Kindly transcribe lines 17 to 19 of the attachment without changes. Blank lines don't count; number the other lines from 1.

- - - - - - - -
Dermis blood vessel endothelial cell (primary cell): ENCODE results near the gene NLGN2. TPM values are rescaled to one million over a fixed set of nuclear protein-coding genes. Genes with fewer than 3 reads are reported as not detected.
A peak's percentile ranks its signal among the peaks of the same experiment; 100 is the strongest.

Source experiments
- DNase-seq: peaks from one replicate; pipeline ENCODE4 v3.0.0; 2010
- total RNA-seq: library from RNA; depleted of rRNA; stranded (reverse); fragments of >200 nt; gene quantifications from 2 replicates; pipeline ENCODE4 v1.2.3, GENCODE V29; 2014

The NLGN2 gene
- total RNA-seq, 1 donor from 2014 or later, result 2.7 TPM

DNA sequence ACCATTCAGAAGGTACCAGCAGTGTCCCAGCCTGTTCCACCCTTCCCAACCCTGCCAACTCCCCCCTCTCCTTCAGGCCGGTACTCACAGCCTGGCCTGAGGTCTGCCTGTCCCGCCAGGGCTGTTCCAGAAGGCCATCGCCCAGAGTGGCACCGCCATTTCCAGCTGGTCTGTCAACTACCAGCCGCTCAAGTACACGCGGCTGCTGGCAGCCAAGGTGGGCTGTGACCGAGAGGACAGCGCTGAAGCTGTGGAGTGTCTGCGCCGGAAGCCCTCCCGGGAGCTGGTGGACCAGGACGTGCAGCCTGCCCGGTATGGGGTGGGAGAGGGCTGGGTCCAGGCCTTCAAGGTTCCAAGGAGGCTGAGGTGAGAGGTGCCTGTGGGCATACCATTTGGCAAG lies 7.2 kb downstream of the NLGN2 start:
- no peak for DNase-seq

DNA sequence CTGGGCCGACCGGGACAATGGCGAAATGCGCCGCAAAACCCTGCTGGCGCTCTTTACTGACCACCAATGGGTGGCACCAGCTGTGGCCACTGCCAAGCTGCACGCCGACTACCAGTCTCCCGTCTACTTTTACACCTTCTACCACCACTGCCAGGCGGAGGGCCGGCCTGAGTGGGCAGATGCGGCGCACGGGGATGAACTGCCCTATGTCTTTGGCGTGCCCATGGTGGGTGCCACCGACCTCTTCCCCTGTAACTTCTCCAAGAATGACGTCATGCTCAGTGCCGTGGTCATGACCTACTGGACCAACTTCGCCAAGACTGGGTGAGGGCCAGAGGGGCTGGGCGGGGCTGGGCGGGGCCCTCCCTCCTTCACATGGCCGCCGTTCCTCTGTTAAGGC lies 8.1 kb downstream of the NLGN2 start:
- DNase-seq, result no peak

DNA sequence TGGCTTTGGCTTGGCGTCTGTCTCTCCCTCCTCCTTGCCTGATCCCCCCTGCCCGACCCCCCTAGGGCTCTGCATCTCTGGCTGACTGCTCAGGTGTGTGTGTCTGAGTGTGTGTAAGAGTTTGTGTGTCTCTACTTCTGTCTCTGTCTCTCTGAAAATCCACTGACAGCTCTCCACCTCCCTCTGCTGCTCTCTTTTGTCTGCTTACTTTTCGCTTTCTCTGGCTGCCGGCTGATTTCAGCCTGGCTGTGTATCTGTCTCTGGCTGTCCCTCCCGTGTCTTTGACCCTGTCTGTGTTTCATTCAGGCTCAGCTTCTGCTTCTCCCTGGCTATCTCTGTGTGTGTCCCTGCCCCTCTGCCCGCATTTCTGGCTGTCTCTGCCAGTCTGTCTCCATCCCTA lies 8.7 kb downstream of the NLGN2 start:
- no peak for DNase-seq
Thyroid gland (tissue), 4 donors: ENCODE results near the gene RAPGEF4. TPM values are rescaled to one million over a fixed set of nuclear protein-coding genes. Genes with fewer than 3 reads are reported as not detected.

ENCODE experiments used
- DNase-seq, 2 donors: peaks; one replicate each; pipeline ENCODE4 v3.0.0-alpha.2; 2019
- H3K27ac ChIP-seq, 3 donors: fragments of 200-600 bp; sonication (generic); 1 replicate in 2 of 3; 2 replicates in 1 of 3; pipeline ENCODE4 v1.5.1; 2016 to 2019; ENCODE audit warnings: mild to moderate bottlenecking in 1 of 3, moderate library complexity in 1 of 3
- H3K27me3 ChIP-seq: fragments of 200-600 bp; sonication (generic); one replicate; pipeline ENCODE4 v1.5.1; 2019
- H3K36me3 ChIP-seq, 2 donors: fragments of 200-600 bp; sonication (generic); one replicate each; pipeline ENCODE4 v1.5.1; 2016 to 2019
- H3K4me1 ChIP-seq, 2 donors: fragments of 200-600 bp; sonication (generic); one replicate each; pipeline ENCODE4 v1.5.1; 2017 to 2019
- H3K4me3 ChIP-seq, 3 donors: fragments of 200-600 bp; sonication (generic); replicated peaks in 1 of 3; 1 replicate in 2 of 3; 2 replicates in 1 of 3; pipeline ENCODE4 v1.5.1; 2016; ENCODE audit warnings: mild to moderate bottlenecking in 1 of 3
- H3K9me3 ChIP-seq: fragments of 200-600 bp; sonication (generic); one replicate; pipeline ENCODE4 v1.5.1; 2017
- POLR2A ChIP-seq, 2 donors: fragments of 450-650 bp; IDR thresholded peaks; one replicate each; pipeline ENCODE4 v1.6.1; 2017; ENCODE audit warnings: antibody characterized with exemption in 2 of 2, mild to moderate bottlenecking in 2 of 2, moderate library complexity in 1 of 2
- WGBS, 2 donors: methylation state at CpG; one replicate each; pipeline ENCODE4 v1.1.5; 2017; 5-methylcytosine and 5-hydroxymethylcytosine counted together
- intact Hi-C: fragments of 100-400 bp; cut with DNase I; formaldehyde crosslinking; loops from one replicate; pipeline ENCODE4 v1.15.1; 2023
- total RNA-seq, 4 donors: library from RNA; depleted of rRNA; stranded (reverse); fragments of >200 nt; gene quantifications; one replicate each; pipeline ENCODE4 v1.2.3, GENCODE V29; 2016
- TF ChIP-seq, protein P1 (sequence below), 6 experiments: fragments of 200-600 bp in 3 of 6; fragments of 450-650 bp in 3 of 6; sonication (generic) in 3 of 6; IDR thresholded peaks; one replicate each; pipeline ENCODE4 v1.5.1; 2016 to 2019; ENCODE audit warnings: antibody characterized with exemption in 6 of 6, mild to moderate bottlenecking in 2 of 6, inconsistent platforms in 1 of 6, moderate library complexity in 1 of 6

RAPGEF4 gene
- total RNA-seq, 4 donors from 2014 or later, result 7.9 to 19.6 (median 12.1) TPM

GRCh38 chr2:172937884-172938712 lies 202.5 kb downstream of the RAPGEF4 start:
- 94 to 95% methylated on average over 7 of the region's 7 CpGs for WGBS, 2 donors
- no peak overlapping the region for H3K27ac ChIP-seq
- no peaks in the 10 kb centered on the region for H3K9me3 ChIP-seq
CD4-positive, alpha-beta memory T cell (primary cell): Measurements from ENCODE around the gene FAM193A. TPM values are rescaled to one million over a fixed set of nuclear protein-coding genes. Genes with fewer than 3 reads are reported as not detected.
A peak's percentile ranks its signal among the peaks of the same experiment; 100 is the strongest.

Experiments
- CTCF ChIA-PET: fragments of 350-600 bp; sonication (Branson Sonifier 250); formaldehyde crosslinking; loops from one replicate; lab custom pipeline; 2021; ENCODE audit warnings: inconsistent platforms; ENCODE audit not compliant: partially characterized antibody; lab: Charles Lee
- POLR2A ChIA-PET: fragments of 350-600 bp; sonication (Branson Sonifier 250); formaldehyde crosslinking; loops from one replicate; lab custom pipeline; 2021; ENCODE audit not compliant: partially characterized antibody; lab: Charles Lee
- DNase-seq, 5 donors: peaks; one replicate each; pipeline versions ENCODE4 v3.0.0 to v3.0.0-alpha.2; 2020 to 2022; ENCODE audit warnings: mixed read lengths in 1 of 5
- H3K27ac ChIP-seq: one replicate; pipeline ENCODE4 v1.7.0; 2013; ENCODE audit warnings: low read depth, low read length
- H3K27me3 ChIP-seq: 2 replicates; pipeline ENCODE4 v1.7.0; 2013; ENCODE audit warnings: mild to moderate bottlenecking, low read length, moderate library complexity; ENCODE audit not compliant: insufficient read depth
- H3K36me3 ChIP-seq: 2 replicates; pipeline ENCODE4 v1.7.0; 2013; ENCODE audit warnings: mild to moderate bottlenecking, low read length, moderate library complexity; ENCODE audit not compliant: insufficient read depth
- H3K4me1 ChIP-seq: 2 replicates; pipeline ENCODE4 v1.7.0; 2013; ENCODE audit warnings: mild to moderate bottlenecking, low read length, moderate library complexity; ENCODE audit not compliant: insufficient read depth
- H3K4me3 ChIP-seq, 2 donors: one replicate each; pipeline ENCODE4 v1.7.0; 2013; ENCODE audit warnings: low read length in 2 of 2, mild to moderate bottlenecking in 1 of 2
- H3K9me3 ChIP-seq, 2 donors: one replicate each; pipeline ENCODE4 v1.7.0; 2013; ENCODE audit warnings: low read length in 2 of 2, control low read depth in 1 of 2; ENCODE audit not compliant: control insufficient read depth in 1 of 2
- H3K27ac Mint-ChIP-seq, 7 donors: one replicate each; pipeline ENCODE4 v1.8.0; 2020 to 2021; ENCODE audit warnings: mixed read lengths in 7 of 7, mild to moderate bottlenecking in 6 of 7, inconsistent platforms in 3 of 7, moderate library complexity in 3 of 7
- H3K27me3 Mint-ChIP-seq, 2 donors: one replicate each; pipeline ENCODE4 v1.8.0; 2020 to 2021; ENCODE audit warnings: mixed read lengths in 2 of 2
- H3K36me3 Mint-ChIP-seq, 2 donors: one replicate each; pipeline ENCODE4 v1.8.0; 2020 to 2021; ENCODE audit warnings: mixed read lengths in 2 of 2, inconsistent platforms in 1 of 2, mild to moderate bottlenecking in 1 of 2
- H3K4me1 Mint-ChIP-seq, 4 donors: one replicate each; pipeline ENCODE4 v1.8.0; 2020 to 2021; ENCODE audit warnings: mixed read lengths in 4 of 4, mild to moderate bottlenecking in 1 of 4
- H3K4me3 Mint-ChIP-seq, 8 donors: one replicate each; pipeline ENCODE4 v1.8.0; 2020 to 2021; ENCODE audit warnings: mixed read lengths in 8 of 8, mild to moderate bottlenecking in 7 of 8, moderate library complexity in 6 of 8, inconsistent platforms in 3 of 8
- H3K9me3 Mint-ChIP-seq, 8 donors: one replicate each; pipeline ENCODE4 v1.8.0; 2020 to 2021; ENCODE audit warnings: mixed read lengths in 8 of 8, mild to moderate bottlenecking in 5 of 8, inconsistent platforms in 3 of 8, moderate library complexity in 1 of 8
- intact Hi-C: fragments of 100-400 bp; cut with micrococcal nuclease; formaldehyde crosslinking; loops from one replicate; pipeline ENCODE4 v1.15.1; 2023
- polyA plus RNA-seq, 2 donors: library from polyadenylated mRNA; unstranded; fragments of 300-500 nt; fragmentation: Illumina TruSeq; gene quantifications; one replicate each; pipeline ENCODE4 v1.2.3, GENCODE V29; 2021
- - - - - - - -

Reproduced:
- H3K27ac ChIP-seq, 3 donors: fragments of 200-600 bp; sonication (generic); 1 replicate in 2 of 3; 2 replicates in 1 of 3; pipeline ENCODE4 v1.5.1; 2016 to 2019; ENCODE audit warnings: mild to moderate bottlenecking in 1 of 3, moderate library complexity in 1 of 3
- H3K27me3 ChIP-seq: fragments of 200-600 bp; sonication (generic); one replicate; pipeline ENCODE4 v1.5.1; 2019
- H3K36me3 ChIP-seq, 2 donors: fragments of 200-600 bp; sonication (generic); one replicate each; pipeline ENCODE4 v1.5.1; 2016 to 2019